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Tyan Transport GT28 Overview, Part 2

January 14, 2009

As I indicated in the earlier posts, the GT28 uses narrow motherboards within a single 1U chassis to create a compact, dual-node HPC platform. Small as it is, the motherboard still packs two socket-F processors, sixteen 240-pin DDR2 DIMM slots, four GigabitEthernet ports, space for an embedded Mellanox Infiniband processor, on board video, a single low-profile PCIe riser slot (x8 slot/signal) and an SMDC slot.

Tyan S2935 Motherboard

Tyan S2935 Motherboard

The GT28 is not a quiet machine once powered-up, and with eight 15,000 RPM fans (3-per node plus 2 power supply fans) the system only gets louder under heavy load. Fortunately, the 45nm Opteron processor is easier on the thermal envelope than its predecessors so the fans stay around 9,000 RPM most of the time. That said, you do not want one of these systems in anything but a full rack enclosure as the tell-tale whine of the system fans is not conducive to office work. This is no appliance chassis and it was not designed to be one, but compared to an 8U AIC storage chassis, this thing is quiet.

The GT28 does provide more than your typical standard compact server motherboard in terms of I/O options – especially network. Although we were not testing the Infiniband variant (about $600 additional) this $1,600 barebones systems comes well equipped for a variety of tasks. As I indicated before, the test system is to become part of a four node storage and hypervisor system based on VMware ESXi and Nexenta NAS (using Solaris’ ZFS storage) . One node will run ESXi with Nexenta running in a virtual machine and three nodes will run ESXi using both NFS and iSCSI as the virtual shared storage medium (provided by Nexenta).

I do want to drift briefly into a dicsussion on cost. Although rock-bottom prices are not a focus, per-node costs are – especially where relative to non-commodity computing models. Again, the prospect of a commodity computing model in a narrowing of a robust hardware eco-system down to reliable, utility components at good, market driven prices where market forces apply consistent, downward pressure on resupply costs (i.e. it is predictably less costly to replace components than the initial costs). Let us then look at a simple cost analysis of our 4-node test system:

Item Part No.
Qty. Ref. Price Extended
Barebones System Transport GT28 (B2935-E) B2935G28V4H 1 $1,549.99 $1,549.99
Barebones System Transport GT28 (B2935-E) B2935G28V4H 1 $1,549.99 $1,549.99
RAID Controller On-Board Nvidia (4P, SATA) RAID Controller, 4P, MCP55Pro 4 $0.00 $0.00
RAID Controller LSI SAS3442E-R (8P, SAS/SATA, LP, PCIe) LSI00110 2 $350.00 $700.00
LAN Controller On-Board 10/100/1000 (4P, UTP) On-Board, Dual Intel 82571EB 4 $0.00 $0.00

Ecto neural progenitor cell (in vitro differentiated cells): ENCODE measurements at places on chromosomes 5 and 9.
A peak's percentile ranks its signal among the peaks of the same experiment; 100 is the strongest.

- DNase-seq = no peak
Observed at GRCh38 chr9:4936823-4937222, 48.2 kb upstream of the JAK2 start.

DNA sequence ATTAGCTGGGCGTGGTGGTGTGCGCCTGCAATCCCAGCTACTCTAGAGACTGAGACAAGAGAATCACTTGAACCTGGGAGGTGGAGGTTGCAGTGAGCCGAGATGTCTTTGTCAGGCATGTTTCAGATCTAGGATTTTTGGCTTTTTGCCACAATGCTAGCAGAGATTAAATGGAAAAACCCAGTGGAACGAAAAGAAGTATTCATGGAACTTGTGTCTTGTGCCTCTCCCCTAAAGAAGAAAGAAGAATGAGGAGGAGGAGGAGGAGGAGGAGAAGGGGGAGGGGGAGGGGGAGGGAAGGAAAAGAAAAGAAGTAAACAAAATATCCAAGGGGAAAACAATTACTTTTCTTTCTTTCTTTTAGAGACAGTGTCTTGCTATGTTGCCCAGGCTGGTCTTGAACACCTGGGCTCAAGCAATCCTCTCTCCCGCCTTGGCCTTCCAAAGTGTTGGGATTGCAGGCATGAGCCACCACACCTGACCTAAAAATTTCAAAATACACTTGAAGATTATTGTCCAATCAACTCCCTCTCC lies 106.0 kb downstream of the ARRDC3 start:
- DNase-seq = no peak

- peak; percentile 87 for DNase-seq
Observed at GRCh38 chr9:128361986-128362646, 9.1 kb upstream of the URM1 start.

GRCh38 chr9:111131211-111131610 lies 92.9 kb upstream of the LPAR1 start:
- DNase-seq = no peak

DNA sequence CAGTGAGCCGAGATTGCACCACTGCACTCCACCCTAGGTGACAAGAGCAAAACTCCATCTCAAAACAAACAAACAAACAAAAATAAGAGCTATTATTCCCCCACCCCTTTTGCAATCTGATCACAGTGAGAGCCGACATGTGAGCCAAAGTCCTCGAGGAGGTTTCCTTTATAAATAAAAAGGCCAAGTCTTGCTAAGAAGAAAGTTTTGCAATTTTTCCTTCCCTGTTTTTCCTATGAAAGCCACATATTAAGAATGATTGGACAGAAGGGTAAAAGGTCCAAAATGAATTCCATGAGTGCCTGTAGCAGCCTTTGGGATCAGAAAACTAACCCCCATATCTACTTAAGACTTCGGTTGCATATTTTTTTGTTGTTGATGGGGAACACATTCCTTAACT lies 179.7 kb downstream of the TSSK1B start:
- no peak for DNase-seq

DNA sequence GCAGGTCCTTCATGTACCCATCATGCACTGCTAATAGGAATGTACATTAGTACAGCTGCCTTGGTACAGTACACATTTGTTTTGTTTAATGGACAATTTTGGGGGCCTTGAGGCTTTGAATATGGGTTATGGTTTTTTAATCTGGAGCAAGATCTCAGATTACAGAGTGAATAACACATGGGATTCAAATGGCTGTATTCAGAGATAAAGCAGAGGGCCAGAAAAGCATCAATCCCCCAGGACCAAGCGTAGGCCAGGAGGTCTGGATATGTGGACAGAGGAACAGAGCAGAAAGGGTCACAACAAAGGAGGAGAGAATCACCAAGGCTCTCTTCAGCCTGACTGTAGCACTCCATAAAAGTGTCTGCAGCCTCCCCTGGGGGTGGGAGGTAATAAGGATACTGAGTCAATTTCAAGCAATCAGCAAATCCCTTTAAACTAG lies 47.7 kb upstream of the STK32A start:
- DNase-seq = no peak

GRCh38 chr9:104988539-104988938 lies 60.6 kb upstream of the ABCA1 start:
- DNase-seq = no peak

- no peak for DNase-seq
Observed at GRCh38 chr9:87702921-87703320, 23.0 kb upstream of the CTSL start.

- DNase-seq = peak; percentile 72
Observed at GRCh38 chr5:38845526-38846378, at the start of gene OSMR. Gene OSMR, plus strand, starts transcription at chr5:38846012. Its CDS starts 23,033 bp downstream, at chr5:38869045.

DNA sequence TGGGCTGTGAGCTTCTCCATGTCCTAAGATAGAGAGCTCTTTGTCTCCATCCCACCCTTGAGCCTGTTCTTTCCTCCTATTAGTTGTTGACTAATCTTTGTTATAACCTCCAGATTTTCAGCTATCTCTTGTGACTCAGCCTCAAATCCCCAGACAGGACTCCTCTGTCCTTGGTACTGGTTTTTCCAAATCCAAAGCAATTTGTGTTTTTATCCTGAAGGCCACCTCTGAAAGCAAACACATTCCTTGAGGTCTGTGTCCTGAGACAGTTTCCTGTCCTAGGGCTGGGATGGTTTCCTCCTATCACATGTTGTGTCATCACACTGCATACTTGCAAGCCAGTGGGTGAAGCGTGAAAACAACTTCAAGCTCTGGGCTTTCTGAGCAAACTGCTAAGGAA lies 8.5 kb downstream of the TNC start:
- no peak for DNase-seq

OS Drive Sandisk Cruzer, 4GB, USB SDCZ6-4096RB 4 $13.32 $53.27
Storage Drive Segate 500GB, 7200 SATA II ST3500320NS 8 $90.00 $720.00
CPU Opteron 2376, 2.3GHz, 75W, Quad-core, 45nm OS2376WAL4DGI 4 $369.99 $1,479.96
Misc Tyan M3296 SMDC (IPMI) BMC w/KVMoIP Tyan M3296 2 $103.76 $207.52
Misc Tyan M3296 SMDC (IPMI) BMC w/KVMoIP Tyan M3296 2 $103.76 $207.52
Memory (RAID) None None 0 $0.00 $0.00
Memory (CPU) Kingston 4GB (1x4GB), ECC/REG/DDR2-667 KVR667D2D4P5/4G 16 $104.99 $1,679.84
Hypervisor Software Vmware ESXi (free edition) ESX 3i 3.5.0b-130755 4 $0.00 $0.00
TOTAL



$8,148.09


Total Nodes 4 Total Cost $8,148.09


Total Compute Nodes 2 Avg. Per Node $1,682.02


Total Storage Nodes 2 Avg. Per Node $2,392.02


Available vCores 44 Avg. Per vCore $185.18


Available 1GB VM’s 40 Avg. Per VM $203.70

This table shows the cost of four, single processor (4-cores) nodes (the maximum cost per node) with each node running VMware ESXi and two nodes with LSI storage controllers (one per chassis) and an initial storage array of 1TB each storage node (two 500GB RAID1 volumes each). As the table indicates, the cost per “pure compute node” is only $1,685 and each would be capable of running approximately 12 virtual workloads with 1GB RAM each (maximum). It is likely in a cost sensitive environment, ironically, that workload distribution would be very conservative and it is beyond the scope of this blog to argue those issues here.

Looking at the upgrade costs involved in “fully populating” the systems, more questions about when and how to scale can be raised. When do I upgrade existing systems versus add mode physical nodes? Let us assume that the prevailing costs of our processor and memory drop 15% by the time we upgrade, the upgrade costs to max-out the system will be according to the following table:

Item Part No.
Qty. Ref. Price Extended
CPU Opteron 2376, 2.3GHz, 75W, Quad-core, 45nm OS2376WAL4DGI 4 $314.49 $1,257.97
Memory (CPU) Kingston 4GB (1x4GB), ECC/REG/DDR2-667 KVR667D2D4P5/4G 48 $89.24 $4,283.59
TOTAL



$5,541.56


Total Nodes Upgraded 4 Upgrade Cost $5,541.56


Total Nodes Upgraded 4 Avg. Per Node $3,422.41


Additional vCores 108 Avg. Per vCore $126.76


Effective 2GB VM’s 114 Avg. Per VM $120.08

In this upgrade, we have brought each node to 16-cores and 64GB DDR2 RAM; total system storage remains the same. Our “baseline” virtual machine has moved from 1GB/VM to 2GB/VM and the effective cost/VM has dropped from $205/VM to $128/VM representing a theoretical per-workload cost reduction of 40%. As a check against Dell’s recommended ESXi platform, the R805 2U single-node rackmount server, our test platform weighs-in at $3,500 per node versus Dell’s $8,600 per node (simularly configured) for a savings of $5,100 per node (60%). So, yes, economies appear to be working for us in this test case. Another way to look at it, you could buy a 4-node pair of our test system and shelve a spare chassis/motherboard and power supply for less that a 2-node Dell system.

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